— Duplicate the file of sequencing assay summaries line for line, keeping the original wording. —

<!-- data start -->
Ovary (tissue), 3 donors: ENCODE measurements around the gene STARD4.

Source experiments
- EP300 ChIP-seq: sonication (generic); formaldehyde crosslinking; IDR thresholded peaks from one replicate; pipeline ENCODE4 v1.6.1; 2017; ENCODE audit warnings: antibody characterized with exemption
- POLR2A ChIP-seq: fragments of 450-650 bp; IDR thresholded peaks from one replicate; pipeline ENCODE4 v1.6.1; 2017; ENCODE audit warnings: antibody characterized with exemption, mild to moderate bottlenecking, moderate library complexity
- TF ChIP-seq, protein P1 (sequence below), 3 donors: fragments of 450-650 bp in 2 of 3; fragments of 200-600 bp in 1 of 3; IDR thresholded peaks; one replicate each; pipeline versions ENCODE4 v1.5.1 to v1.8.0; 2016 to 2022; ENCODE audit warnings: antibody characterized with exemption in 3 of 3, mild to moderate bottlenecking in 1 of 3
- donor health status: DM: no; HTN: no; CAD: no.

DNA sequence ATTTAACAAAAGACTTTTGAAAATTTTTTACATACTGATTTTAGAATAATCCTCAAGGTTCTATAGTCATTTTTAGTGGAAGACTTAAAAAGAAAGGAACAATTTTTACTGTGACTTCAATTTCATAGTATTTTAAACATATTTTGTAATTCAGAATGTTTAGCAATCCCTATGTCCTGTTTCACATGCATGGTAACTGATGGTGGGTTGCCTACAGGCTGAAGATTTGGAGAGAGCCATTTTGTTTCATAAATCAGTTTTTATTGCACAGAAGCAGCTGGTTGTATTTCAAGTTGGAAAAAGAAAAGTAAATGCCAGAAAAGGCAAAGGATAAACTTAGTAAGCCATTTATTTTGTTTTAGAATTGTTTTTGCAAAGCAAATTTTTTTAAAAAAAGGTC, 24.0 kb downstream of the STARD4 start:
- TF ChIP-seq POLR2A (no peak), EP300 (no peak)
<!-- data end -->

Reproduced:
Ovary (tissue), 3 donors: ENCODE measurements around the gene STARD4.

Source experiments
- EP300 ChIP-seq: sonication (generic); formaldehyde crosslinking; IDR thresholded peaks from one replicate; pipeline ENCODE4 v1.6.1; 2017; ENCODE audit warnings: antibody characterized with exemption
- POLR2A ChIP-seq: fragments of 450-650 bp; IDR thresholded peaks from one replicate; pipeline ENCODE4 v1.6.1; 2017; ENCODE audit warnings: antibody characterized with exemption, mild to moderate bottlenecking, moderate library complexity
- TF ChIP-seq, protein P1 (sequence below), 3 donors: fragments of 450-650 bp in 2 of 3; fragments of 200-600 bp in 1 of 3; IDR thresholded peaks; one replicate each; pipeline versions ENCODE4 v1.5.1 to v1.8.0; 2016 to 2022; ENCODE audit warnings: antibody characterized with exemption in 3 of 3, mild to moderate bottlenecking in 1 of 3
- donor health status: DM: no; HTN: no; CAD: no.

DNA sequence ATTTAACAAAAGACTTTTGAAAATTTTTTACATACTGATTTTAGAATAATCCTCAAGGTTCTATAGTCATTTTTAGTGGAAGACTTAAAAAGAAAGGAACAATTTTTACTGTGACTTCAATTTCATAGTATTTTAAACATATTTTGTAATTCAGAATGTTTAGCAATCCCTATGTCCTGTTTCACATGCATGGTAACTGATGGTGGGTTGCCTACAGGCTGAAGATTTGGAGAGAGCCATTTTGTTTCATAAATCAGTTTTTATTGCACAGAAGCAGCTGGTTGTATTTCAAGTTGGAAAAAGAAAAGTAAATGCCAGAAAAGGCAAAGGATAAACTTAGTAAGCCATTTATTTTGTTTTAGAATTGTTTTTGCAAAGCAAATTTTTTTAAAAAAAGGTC, 24.0 kb downstream of the STARD4 start:
- TF ChIP-seq POLR2A (no peak), EP300 (no peak)